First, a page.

Triptych – An Interview With Programmer-Mystic Harrison Partch
April 18, 2019
336 = January 15th, 2018,
programmer-mystic Harrison Partch declares in a video of his Triptych, the right panel “I, PROPHETESS: POPPY IN THE PANOPTICON”. The Triptych primarily correlates varying states of consciousness in three internet phenomena, and discusses a mountain of other subjects that connect lucidly after a few re-viewings. “Jordan B Peterson: Beyond the Enigma”, left panel of the Triptych, explores the 20th century currents of psychology and society leading up to the subsequent education and stardom of internet pop psych star and former experimental psychologist Jordan Peterson. The final and central piece of the Triptych is “ARCHILLECT REVELATION”, exploring the Twitter image bot Archillect as God of an AI theology. The videos on Jordan Peterson, Archillect, and many Youtube videos from Partch feature a ray traced rendered background, cavernous interiors of fractal sponges carved away and textured as he speaks. We contacted the creator for an interview.
The full Oberon environment you’re using to develop these spaces is a rare sight these days, what exactly are you running and how did you get into using Oberon?
I am running A2, an operating system written in a dialect of Oberon called Active Oberon, which has active objects as base language constructs. It has been around since 2004 and has been called Bluebottle (which I liked) and AOS (which apparently they liked at ETH Zurich but also meant another OS so they changed it to A2). I thought Bluebottle was a clever name for an OS based on active objects. But I used Oberon before 2004, both Native Oberon on x86 (on the bare hardware) and several Oberon OSes hosted on Linux.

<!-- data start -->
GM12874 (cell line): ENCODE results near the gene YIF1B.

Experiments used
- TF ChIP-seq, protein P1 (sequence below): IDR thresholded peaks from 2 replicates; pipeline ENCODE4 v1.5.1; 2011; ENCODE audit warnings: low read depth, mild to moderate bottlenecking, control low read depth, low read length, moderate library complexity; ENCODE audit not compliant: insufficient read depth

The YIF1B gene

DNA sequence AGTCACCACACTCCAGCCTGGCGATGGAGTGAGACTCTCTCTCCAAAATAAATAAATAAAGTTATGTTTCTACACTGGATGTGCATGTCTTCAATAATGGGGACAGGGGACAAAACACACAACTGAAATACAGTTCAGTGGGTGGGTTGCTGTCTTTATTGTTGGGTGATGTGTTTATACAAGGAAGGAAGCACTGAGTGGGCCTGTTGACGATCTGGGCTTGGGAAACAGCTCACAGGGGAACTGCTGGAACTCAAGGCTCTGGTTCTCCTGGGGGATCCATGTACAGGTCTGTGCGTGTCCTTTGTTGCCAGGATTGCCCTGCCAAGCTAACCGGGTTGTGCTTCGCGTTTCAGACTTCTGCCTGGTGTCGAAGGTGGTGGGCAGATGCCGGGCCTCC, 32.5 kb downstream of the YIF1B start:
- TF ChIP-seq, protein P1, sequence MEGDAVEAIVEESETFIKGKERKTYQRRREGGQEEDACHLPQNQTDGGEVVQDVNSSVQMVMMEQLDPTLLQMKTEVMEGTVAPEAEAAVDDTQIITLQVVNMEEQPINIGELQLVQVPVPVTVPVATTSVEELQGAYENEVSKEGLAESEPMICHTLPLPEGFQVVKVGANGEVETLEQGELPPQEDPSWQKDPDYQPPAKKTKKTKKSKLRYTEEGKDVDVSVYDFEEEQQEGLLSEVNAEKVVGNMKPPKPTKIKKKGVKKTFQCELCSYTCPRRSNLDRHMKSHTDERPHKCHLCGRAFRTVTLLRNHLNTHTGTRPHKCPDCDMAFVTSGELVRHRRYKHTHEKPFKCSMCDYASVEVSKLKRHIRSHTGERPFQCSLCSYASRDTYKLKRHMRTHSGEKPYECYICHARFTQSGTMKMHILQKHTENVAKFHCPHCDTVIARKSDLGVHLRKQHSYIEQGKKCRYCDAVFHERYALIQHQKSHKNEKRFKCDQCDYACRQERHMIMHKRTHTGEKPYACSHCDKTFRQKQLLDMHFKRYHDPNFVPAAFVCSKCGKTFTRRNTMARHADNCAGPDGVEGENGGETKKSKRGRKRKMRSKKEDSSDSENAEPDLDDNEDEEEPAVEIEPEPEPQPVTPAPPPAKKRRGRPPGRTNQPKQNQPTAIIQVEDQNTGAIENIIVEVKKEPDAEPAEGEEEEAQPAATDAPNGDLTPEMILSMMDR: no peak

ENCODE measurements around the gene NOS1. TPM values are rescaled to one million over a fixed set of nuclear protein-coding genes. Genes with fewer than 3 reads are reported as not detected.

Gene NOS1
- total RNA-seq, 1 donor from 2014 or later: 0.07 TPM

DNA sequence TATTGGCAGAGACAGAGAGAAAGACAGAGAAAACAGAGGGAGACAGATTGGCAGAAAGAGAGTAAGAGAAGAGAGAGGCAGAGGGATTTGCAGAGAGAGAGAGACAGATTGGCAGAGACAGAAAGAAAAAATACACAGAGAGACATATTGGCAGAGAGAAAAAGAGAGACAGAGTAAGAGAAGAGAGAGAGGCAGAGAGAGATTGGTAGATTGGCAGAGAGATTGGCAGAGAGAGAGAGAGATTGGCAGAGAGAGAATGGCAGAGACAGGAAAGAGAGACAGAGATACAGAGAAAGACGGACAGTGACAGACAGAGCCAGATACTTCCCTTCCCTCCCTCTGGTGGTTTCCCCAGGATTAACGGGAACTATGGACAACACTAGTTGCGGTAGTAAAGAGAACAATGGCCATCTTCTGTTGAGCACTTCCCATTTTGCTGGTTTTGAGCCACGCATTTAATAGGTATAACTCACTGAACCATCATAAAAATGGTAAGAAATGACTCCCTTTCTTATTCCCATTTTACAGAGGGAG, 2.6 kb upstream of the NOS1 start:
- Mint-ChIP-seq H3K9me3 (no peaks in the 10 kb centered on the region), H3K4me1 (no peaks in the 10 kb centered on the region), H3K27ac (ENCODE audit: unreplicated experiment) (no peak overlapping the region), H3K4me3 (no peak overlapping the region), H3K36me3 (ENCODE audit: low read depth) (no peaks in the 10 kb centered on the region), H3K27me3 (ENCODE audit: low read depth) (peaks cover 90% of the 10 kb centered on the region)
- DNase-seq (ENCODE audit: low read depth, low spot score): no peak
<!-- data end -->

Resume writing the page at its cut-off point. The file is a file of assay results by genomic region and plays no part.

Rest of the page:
I was attracted to totalizing environments like Oberon, like Squeak Smalltalk, like Chuck Moore’s UltraForth (though I don’t think I had that one running) and later Slava Pestov’s Factor. But Oberon was clearly better than the others. Really nice. In fact the Native Oberon OS was so nice, I missed it terribly when I moved to Bluebottle, because I had made some tools I loved and I missed the mouse chording interface. But I needed the new compiler. I did the first work on the voxel tracer in 2001 and got only one brief successful moment when i saw two surfaces — were they cubes? — peeling apart, perhaps in hyperbolic space. If you read Updike’s novel “Roger’s Version” you will have thought of the one moment he thinks he sees a hand in the images onscreen. Anyway, the effort broke my spirit and I stopped working with computers for several years. But then I saw that a new Oberon OS was coming out. Also my grandfather finally died, so I did not have to anger him by pretending to be a leftist anymore, and within two months my politics were much as they are now.
I will say another word about Smalltalk: more like Alltalk. This especially applies to Squeak. Alan Kay makes me squeamish when I hear him and nothing he touches is as good as he says it is.